In physics class they were talking about energy;
“Energy cannot be created or destroyed.”
As an illustration of this, they dropped a ball from a height onto the ground, on paper. Not onto paper, but on paper, an illustration. Even dropping a real ball would have been to much excitement for Big Gerry Quinn class. But as this ball dropped, and its speed, sorry, velocity, went from 0 to whatever metres per second, it underwent a transformation of energy. When Gerry theoretically held it, the theoretical ball was at a certain height above the floor, with no velocity, it had what is called potential energy. When he dropped it, and it sped up, it hit the theoretical floor with a good speed. This speed represents what is called kinetic energy. According to Gerry, what has happened, is that the ball’s energy has been transferred from potential energy to kinetic energy. Between starting to fall, and hitting the floor, it had some of each. Gerry then told us that the energy at each point of the ball’s fall, when the two types are added together, is the same.
“The energy at every point is equal to one!” proclaimed he, in that way that physics teachers have of confusing you again, just when you think you have understood. One what? I wondered.
“What happens when the ball bounces, Sir,” asked Maurice Gorman.
“This is only O Level, Gorman. Come back in A Level and I’ll tell you.”
Big Gerry’s lesson was strongly in my mind one evening at Black Rocks. Curving Arete is one of those bold gritstone solos you want to have done but not sure if you want to be doing. Yet here I was. Seen from the side, it really is a perfect curve, a 90 degree arc, the horizontal edge being an overhang, and the vertical edge being Dawes’ Gaia. Thus, the start of the arete is vertical, and the end of it is horizontal. Let me get back to Gerrys physics lesson. Being vertical, the first moves are the hardest, and get 6b. They involve getting your left foot in contact with the arete, which is problematic if you are not wearing stretch trousers, as the arete begins a few feet off the ground. Now, the left hand holds the arete layback fashion, and you start to heeeeeave with all your might, and some of your might not, and try to get established over the overhang. On my first go, my might not was more than my might, and I slippered off. Not pleasant. My shin hit the overhang, and as my trouser cuff rode up, my shin surfed down a sharp horizontal edge. I managed to land abruptly in a standing to attention attitude on a shelf perched above a chasm, and if my head hadn’t smacked into the hanging arete and sent me backwards, I might have tumbled forwards into it. I thanked my lucky stars as they revolved around my head cartoon fashion.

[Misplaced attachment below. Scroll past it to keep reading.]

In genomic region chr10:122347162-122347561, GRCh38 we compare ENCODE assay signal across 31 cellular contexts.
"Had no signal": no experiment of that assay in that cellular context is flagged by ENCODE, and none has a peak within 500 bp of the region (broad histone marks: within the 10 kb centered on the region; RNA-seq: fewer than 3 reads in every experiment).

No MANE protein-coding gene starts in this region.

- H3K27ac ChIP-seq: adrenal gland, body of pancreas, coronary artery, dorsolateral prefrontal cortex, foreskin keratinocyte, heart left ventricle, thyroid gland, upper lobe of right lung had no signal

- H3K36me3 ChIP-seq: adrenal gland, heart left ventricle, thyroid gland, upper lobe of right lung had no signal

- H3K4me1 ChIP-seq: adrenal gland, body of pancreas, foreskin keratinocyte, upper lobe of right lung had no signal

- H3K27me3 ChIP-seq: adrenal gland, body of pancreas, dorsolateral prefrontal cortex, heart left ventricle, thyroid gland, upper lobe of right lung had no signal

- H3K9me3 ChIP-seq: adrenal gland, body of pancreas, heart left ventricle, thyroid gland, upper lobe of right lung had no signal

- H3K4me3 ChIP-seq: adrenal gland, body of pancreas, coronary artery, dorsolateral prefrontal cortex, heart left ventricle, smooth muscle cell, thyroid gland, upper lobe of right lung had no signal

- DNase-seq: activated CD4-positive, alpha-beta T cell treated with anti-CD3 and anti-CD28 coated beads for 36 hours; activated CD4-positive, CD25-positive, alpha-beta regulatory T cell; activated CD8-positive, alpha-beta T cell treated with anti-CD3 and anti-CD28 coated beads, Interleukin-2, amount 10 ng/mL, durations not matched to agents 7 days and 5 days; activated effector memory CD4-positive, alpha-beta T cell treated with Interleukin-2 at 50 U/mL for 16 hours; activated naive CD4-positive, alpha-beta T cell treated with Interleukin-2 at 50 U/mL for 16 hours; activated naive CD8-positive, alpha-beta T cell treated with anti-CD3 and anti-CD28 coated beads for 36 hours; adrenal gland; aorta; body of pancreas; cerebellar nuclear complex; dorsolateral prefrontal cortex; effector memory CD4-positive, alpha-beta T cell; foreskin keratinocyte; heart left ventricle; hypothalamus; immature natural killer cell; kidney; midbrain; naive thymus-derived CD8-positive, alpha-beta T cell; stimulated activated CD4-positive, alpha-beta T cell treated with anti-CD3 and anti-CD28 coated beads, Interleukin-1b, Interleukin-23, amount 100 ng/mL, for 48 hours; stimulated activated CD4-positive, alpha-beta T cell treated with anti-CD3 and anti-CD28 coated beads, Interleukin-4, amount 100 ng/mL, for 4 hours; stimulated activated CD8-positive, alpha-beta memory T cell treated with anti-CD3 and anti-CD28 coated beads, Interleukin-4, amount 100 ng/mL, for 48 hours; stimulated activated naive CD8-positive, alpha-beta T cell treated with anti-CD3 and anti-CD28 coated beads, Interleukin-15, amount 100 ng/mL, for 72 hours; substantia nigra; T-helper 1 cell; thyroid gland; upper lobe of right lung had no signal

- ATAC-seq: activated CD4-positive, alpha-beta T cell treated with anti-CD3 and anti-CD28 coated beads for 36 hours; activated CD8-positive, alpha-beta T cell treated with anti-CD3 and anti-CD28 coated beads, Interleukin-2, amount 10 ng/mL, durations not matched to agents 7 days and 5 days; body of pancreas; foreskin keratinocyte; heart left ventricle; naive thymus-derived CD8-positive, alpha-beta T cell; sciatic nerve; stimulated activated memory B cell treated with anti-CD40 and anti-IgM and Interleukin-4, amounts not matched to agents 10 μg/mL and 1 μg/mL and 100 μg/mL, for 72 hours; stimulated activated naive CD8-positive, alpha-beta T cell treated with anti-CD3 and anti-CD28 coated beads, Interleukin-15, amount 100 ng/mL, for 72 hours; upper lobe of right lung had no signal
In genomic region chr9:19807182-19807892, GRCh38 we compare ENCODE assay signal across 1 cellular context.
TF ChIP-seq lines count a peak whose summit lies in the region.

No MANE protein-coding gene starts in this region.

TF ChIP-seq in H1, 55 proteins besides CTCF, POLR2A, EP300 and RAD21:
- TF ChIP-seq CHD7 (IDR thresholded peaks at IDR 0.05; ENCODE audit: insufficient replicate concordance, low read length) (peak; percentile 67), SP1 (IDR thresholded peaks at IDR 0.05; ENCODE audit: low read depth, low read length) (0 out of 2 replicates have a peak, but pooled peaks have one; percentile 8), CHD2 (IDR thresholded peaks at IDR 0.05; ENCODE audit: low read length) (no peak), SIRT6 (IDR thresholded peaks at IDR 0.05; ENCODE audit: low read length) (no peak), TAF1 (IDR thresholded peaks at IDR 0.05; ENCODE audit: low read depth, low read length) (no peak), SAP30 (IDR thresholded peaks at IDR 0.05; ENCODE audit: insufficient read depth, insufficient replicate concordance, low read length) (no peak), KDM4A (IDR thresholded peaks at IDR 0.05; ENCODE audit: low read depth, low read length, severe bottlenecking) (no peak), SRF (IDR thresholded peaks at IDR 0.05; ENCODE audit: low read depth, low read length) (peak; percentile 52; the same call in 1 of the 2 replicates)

I checked for damage. A long painful tongue of crimson licked up my right leg; what had been on my leg was now gathered on the horizontal edge; an agglomeration of skin blood and hair, compacted together to resemble a piece of meaty down. I pulled it off the edge and threw it at another wall, and it stuck. But still, in terms of gritstone E5, for this is what it was, and to suit my story, although it is a fairly hard move, this fall can be regarded as fairly safe. Let’s say we can give it a grade; E1 6b. After this, as you move further up the arete, and the angle gets less steep, then the difficulty also decreases. However, to make up for this, you are getting ever higher above a bad landing. Thus, as the physical difficulty decreases, danger goes up. We can take this back to Big Gerry Quinn’s theoretical ball, and see as his potential turned to kinetic, giving the constant energy of one, we can see that the technical / danger combination of Curving arete gives each move the same difficulty. We can call this difficulty ‘one.’
I recall one point along the way, at just over half height, when the grade would have been about E3 5b, a high step must be made onto the ever flattening arete. My move up was a bit abrupt, and I nearly fell over the top of the arete, which would have plunged me over the edge and down past the crux of Gaia. Have you ever seen a man taking an E8 fall off an E5? Comical.
Ever onwards. On the last few feet, the climbing is getting easier and easier. By this stage, I was on all fours, scrabbling along on the horizontal. I would put the technical difficulty of the last moves at about 1a, but it is here where the climbing reaches its true E5 level. I was pondering the effects of a slip at this point, and about just how much kinetic would be generated from a fall from the sixty feet of potential I had amassed myself. Theoretically, of course, as I managed to pull the 1a move out of the bag, and jabbered to safety.